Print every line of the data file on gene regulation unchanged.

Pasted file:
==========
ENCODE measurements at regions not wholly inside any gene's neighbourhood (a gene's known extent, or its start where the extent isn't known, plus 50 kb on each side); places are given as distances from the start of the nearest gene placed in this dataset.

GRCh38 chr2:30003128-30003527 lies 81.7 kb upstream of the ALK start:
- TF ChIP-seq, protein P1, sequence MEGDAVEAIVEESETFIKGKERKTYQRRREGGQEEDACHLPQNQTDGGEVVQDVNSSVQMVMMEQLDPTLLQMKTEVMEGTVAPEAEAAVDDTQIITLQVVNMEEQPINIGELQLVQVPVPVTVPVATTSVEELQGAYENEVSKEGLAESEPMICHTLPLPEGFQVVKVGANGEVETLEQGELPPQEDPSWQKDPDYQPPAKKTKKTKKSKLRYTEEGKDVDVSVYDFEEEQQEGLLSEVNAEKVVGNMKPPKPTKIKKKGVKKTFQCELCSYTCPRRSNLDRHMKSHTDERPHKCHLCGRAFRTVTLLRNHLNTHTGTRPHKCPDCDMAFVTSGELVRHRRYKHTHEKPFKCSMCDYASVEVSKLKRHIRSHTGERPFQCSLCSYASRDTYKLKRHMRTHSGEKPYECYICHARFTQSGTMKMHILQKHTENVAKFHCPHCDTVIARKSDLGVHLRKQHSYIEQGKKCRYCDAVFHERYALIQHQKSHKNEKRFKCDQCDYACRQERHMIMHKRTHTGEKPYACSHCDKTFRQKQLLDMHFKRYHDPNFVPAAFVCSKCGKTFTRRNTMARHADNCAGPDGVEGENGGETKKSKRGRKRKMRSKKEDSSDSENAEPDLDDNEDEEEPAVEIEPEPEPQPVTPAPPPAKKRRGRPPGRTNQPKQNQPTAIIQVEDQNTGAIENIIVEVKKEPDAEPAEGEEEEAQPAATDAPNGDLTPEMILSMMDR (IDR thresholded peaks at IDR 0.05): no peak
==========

ENCODE measurements at regions not wholly inside any gene's neighbourhood (a gene's known extent, or its start where the extent isn't known, plus 50 kb on each side); places are given as distances from the start of the nearest gene placed in this dataset.

GRCh38 chr2:30003128-30003527 lies 81.7 kb upstream of the ALK start:
- TF ChIP-seq, protein P1, sequence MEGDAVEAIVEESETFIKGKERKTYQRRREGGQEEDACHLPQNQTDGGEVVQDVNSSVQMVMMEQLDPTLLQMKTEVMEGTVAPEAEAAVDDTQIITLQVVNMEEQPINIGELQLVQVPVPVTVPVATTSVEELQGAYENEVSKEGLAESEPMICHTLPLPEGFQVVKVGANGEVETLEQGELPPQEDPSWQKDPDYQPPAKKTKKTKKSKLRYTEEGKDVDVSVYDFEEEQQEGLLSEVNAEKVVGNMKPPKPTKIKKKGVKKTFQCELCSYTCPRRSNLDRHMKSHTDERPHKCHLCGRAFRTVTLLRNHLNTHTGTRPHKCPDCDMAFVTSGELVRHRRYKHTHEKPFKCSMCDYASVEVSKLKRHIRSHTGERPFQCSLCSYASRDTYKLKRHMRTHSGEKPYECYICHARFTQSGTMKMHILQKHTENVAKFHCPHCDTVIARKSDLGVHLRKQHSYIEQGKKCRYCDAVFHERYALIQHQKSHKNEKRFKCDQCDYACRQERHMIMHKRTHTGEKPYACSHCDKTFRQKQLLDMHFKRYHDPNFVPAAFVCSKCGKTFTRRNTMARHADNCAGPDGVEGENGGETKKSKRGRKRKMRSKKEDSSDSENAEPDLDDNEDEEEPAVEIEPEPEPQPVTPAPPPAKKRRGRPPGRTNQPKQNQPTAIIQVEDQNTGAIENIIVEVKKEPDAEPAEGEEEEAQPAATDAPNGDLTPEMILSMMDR (IDR thresholded peaks at IDR 0.05): no peak